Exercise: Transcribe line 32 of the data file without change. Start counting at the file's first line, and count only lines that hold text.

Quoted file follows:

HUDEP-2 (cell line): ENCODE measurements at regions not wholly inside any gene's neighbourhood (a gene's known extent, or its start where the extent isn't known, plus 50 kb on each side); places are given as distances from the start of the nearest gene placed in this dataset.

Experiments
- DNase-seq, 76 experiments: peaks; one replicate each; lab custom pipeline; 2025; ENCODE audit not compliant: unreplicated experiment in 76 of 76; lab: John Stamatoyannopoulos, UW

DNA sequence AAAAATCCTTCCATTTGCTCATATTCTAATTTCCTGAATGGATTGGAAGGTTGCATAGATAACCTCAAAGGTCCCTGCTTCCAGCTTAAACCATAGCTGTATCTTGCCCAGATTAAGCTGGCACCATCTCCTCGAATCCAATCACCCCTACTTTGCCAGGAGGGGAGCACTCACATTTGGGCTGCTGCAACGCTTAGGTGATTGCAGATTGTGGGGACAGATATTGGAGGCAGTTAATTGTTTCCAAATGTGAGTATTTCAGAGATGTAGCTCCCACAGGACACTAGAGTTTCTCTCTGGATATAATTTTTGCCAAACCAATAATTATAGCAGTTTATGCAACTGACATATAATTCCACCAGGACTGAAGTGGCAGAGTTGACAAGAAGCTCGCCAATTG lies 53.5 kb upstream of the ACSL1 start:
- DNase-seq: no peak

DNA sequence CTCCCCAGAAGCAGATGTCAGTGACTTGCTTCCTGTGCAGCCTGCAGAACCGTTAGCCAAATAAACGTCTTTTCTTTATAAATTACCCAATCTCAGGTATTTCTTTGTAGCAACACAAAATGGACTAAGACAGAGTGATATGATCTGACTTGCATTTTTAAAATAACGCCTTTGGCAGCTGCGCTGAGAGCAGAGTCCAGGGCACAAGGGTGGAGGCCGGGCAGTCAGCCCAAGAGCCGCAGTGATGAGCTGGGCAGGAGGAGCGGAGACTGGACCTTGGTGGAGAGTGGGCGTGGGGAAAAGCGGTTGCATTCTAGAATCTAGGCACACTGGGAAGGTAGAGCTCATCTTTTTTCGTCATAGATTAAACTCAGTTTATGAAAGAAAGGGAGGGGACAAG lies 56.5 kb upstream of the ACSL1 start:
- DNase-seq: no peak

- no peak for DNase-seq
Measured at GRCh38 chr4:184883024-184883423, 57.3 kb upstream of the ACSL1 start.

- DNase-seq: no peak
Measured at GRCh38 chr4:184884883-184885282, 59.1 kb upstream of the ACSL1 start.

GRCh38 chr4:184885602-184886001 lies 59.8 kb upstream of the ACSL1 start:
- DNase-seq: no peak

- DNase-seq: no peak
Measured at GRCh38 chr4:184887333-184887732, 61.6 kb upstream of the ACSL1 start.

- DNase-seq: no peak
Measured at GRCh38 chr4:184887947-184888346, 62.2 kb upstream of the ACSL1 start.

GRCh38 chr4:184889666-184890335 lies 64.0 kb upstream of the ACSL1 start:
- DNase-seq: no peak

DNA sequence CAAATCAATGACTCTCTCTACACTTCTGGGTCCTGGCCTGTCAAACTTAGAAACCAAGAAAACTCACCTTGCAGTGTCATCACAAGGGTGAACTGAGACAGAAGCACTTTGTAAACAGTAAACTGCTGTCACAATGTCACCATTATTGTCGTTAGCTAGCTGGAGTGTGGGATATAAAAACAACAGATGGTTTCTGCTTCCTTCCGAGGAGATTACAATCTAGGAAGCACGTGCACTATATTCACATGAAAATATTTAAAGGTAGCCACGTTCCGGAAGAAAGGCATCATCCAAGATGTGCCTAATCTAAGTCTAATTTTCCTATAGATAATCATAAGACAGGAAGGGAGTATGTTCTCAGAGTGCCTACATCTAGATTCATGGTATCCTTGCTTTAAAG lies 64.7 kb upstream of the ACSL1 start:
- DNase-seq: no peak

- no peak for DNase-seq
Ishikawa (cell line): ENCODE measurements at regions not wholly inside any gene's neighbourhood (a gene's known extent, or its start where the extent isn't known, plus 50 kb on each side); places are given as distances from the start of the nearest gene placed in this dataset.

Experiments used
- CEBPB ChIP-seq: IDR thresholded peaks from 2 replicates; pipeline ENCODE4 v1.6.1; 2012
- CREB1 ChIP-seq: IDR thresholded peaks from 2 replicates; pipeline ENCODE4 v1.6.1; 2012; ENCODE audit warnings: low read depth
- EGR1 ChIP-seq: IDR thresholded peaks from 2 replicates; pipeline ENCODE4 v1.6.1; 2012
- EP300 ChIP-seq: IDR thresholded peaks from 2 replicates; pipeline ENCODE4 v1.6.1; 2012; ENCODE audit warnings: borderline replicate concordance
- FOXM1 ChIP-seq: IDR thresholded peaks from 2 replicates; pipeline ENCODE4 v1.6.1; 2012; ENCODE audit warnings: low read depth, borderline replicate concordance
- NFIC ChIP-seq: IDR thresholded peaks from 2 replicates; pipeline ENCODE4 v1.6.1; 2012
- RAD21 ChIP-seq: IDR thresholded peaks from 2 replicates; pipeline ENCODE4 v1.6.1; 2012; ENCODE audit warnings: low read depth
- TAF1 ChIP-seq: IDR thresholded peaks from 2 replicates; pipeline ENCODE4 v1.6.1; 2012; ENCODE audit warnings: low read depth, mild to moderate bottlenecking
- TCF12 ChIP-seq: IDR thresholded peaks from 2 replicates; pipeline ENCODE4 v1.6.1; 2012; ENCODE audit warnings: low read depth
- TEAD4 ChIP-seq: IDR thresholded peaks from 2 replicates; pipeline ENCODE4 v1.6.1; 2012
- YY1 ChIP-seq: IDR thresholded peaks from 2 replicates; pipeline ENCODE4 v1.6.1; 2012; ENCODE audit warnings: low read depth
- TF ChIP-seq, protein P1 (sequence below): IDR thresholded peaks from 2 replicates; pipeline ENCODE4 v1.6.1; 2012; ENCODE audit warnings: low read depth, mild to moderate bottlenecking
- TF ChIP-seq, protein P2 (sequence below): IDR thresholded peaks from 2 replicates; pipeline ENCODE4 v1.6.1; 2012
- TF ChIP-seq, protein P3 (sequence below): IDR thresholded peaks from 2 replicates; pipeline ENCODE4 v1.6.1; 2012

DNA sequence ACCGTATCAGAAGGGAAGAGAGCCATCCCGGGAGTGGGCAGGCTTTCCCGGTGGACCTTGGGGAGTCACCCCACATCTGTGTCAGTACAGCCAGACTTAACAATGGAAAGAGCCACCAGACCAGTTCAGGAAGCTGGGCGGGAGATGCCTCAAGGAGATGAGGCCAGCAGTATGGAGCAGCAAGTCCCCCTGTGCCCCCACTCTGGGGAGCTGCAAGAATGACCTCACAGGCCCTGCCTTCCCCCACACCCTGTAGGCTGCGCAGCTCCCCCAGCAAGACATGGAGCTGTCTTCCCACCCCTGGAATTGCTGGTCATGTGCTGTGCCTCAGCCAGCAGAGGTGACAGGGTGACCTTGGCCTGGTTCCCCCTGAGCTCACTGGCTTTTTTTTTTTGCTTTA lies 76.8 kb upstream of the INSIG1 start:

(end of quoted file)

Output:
- TAF1 ChIP-seq: IDR thresholded peaks from 2 replicates; pipeline ENCODE4 v1.6.1; 2012; ENCODE audit warnings: low read depth, mild to moderate bottlenecking